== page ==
Monero patches security vulnerabilities; the worst of which could have made exchanges vulnerable to XMR theft

Monero has revealed nine security vulnerabilities, two of which were assessed as “critical.” Eight of the bugs have already been fixed, The Next Web's Hard Fork writes. Five of the vulnerabilities constituted a DDoS risk.

According to the report, bad agents were able to design “specifically-crafted” blocks so that Monero wallets would accept fake deposits in exchange for XMR. The vulnerability could have been used to steal money from cryptocurrency exchanges. Security researchers who discovered the bug received a 45 XMR ($4,100) reward.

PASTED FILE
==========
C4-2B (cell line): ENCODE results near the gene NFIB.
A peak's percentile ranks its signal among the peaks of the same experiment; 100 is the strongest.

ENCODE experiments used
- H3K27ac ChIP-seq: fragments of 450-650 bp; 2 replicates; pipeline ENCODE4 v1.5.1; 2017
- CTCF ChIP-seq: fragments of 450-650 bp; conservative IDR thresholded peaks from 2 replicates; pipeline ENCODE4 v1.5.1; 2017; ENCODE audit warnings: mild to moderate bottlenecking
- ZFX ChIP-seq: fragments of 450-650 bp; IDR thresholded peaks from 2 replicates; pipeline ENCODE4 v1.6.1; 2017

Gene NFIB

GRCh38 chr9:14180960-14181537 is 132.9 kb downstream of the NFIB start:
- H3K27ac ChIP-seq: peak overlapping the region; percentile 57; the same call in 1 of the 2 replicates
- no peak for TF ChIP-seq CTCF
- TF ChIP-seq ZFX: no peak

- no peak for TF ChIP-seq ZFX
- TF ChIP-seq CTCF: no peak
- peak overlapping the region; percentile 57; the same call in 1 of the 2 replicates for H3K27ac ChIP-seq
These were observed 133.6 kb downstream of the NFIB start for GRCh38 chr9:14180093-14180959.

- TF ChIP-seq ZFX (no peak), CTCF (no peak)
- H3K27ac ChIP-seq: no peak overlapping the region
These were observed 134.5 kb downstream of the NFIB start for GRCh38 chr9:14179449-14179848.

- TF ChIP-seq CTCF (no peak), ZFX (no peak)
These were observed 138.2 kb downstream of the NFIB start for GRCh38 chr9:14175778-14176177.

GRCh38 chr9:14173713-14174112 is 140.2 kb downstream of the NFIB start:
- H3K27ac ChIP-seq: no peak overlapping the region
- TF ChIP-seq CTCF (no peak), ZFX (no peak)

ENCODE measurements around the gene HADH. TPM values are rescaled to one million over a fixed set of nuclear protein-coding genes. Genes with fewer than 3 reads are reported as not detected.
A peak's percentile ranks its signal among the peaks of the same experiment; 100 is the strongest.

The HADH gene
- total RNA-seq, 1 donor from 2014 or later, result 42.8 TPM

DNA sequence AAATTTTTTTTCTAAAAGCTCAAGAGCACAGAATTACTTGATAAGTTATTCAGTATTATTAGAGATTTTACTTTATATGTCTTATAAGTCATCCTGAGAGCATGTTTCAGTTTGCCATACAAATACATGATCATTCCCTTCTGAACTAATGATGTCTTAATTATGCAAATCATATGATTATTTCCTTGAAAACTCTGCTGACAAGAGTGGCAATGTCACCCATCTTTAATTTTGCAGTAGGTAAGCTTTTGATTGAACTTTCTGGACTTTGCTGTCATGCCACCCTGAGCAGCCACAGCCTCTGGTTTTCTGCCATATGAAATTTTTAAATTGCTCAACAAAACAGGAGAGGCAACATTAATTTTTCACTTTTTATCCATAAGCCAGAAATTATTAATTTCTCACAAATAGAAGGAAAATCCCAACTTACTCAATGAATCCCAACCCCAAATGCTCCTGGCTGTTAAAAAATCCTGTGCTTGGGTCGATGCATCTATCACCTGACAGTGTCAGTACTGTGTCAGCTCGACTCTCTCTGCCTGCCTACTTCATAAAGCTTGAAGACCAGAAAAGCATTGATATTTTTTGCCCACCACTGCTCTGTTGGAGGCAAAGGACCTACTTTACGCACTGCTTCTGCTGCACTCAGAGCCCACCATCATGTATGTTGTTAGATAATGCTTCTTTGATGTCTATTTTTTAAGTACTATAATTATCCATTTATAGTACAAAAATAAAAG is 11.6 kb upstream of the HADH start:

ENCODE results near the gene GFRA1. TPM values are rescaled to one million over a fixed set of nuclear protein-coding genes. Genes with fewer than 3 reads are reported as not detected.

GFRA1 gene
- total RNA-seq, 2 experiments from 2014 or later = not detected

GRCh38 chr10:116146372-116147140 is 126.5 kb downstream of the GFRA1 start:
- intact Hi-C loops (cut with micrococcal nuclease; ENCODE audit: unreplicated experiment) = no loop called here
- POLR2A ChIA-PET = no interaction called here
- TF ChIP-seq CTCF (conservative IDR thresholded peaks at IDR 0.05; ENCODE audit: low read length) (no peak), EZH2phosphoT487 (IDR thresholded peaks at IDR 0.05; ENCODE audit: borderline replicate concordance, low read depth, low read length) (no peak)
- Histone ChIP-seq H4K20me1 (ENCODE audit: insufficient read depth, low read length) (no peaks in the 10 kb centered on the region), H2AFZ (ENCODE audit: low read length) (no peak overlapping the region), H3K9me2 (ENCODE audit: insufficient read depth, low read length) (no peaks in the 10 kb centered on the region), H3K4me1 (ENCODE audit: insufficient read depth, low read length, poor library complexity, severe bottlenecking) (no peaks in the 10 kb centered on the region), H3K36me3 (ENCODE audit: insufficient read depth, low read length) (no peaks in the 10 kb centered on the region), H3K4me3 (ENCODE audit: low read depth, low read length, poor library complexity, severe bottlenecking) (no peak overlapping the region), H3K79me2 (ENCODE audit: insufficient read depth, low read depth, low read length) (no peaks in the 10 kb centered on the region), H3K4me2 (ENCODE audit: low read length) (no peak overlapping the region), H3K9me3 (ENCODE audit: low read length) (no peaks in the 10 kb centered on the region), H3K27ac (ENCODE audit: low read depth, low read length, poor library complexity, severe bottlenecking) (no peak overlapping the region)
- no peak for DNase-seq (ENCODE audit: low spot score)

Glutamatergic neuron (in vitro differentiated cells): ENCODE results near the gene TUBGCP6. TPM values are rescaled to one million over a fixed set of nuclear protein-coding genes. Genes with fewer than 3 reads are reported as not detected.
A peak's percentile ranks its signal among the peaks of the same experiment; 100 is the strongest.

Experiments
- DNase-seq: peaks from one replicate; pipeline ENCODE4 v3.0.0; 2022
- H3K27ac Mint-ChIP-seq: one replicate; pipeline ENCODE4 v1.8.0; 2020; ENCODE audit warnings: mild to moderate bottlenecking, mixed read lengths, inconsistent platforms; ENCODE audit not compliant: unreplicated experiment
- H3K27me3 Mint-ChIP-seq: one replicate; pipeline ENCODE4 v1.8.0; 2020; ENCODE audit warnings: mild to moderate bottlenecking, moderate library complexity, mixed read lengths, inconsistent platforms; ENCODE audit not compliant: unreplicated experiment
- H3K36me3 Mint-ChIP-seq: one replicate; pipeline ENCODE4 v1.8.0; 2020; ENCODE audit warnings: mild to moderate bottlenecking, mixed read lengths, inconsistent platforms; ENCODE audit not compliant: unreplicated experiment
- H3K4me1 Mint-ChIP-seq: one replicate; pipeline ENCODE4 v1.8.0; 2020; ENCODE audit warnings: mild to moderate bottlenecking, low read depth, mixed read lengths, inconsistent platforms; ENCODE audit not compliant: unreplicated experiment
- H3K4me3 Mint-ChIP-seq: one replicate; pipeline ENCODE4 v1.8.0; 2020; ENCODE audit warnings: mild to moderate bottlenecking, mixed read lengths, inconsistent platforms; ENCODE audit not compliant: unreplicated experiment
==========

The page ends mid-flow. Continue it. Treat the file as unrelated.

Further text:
Among the patched vulnerabilities was a CryptoNote-related exploit that could have been used to take Monero nodes down if a bad actor requested a lot of blockchain data.

“If you have quite a big blockchain, then you can push a protocol request that will call all of its blocks from another node, which could be hundreds of thousands of blocks,” according to Andrey Sabelnikov, the researcher who uncovered the bug. A response like this requires a lot of resources and huge consumption of memory, he added.

According to Sabelnikov, other cryptocurrencies using CryptoNote could share the vulnerability with Monero.

Most of the vulnerabilities seem to have been fixed in June as the reports coincide with the release of Monero version in June. One, still mostly classified at the moment, awaits a fix.